The permission of the occupier may be given expressly, or implied from the circumstances. A licence to enter will be implied in certain circumstances, unless something in the facts is capable of founding the conclusion that any such implied licence was negated or revoked: Halliday v Nevill (7) (Gibbs CJ, Mason, Wilson & Deane JJ). Consent to an entry will be implied if the person entering on the land does so for a lawful purpose: Plenty v Dillon (647) (Gaudron & McHugh JJ); Robson v Hallett  2 QB 939, 951 (Lord Parker CJ). The implication of a licence will be precluded by an express or implied refusal of it, and an implied licence may be revoked at any time by an express or implied withdrawal of it: Halliday v Nevill (7) (Gibbs CJ, Mason, Wilson & Deane JJ).
Entry onto another person’s land without the permission of the occupier, or otherwise with lawful authority, will constitute a trespass: Kur u v The State of New South Wales (2008) 236 CLR 1  (Gleeson CJ, Gummow, Kirby & Hayne JJ); Plenty v Dillon (1991) 171 CLR 635, 639 (Mason CJ, Brennan & Toohey JJ), 647 (Gaudron & McHugh JJ); Coco v The Queen (1 994) 179 CLR 427, 435 (Mason CJ, Brennan, Gaudron & McHugh JJ). Whether an occupier has granted a licence to another person to enter on the land is a question of fact: Halliday v Nevill (1984) 155 CLR 1, 6 – 7 (Gibbs CJ, Mason, Wilson & Deane JJ).
 The decision of the High Court in 2000] NSWCA 152 ; (2000) 49 NSWLR 78: Adams v Kennedy [New South Wales v Ibbett  HCA 57 ; (2006) 229 CLR 638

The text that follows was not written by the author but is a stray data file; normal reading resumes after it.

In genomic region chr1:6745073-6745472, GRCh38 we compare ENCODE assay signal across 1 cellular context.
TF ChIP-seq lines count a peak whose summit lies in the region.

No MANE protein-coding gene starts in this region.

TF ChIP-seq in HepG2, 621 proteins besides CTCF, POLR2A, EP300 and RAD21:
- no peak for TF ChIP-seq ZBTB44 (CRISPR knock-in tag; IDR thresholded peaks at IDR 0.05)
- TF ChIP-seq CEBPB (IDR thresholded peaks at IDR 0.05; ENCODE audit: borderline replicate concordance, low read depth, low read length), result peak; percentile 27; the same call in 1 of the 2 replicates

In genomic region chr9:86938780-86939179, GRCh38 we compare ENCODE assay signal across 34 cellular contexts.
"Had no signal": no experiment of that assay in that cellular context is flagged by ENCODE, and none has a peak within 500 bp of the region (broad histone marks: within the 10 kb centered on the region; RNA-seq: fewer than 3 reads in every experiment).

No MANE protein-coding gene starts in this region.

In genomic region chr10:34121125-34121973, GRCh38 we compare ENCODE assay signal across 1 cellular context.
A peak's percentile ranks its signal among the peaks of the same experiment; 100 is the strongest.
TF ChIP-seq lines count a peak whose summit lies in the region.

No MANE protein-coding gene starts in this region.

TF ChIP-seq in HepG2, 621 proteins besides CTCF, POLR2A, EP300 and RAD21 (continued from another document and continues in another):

confirmed that exemplary damages may be awarded against a person who, although not personally responsible for the commission of the relevant tort, is vicariously liable in respect of such a tort and that there is no barrier to the award of such damages against a State in respect of conduct of police officers for whose torts the State is responsible. The plurality judgment in that case approved the following observation of Priestley JA in That figure [of exemplary damages] should indicate my view that the conduct of the [police officer] defendants was reprehensible, [and] mark the court’s disapproval of it. The amount should also be such as to bring home to those officials of the State who are responsible for the overseeing of the police force that police officers must be trained and disciplined so that abuses of the kind that occurred in the present case do not happen ( A dams at 87 ; Ibbett at  ).
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